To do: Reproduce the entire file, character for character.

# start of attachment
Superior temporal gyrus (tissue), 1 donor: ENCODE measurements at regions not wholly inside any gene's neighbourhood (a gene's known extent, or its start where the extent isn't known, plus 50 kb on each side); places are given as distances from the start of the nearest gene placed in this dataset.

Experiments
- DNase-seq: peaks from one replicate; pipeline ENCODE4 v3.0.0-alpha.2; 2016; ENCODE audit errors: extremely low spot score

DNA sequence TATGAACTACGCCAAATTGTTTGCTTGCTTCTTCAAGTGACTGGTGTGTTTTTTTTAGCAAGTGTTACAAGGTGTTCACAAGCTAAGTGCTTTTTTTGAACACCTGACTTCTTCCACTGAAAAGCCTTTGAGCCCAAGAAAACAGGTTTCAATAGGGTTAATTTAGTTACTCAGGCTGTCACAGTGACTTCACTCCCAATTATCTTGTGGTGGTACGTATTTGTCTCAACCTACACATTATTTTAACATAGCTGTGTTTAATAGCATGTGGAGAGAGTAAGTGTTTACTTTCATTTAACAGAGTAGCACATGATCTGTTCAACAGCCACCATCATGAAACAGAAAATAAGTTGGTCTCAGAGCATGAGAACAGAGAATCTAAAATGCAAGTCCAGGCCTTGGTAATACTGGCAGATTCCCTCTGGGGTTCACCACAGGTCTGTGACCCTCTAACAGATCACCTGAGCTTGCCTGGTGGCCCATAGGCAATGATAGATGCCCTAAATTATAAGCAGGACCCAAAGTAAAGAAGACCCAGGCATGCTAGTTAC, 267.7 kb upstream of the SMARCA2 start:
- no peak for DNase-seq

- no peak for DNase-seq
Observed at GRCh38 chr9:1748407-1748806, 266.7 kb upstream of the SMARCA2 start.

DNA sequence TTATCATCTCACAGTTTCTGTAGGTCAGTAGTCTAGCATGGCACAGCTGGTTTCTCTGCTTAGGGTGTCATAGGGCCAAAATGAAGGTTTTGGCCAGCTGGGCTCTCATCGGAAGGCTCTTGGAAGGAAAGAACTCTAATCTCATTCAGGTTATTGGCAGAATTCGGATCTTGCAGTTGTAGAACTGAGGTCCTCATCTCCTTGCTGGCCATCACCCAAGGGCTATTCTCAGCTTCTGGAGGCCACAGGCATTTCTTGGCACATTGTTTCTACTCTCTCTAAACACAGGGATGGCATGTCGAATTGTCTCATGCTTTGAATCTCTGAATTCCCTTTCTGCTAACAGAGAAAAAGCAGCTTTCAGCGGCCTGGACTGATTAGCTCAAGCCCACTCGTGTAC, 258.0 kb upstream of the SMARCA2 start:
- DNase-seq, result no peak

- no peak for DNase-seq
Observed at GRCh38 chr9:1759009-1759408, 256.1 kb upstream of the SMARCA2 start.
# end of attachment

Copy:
Superior temporal gyrus (tissue), 1 donor: ENCODE measurements at regions not wholly inside any gene's neighbourhood (a gene's known extent, or its start where the extent isn't known, plus 50 kb on each side); places are given as distances from the start of the nearest gene placed in this dataset.

Experiments
- DNase-seq: peaks from one replicate; pipeline ENCODE4 v3.0.0-alpha.2; 2016; ENCODE audit errors: extremely low spot score

DNA sequence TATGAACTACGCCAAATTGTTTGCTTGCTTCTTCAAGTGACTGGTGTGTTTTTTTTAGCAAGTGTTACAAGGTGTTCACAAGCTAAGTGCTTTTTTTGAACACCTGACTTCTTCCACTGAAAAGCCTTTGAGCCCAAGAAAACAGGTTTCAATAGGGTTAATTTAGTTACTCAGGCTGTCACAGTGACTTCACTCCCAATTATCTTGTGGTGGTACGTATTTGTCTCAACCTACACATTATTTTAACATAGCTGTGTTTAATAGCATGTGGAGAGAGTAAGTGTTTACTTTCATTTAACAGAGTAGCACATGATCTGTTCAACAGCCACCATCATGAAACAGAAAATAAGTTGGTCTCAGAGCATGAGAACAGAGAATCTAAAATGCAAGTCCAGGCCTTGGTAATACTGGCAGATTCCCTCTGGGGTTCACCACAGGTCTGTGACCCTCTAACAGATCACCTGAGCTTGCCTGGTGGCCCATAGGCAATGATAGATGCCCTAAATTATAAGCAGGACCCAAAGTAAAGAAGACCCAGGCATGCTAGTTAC, 267.7 kb upstream of the SMARCA2 start:
- no peak for DNase-seq

- no peak for DNase-seq
Observed at GRCh38 chr9:1748407-1748806, 266.7 kb upstream of the SMARCA2 start.

DNA sequence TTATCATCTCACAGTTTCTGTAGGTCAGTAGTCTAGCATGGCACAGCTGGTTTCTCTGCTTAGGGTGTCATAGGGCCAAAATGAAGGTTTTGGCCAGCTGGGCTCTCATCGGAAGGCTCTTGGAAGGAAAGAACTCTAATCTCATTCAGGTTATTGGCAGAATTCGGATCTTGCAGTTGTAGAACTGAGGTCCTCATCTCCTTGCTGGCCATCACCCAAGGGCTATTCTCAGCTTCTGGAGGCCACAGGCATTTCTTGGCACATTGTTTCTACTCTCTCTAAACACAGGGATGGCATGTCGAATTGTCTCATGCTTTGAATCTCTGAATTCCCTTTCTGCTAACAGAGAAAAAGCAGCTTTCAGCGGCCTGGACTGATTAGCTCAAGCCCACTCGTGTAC, 258.0 kb upstream of the SMARCA2 start:
- DNase-seq, result no peak

- no peak for DNase-seq
Observed at GRCh38 chr9:1759009-1759408, 256.1 kb upstream of the SMARCA2 start.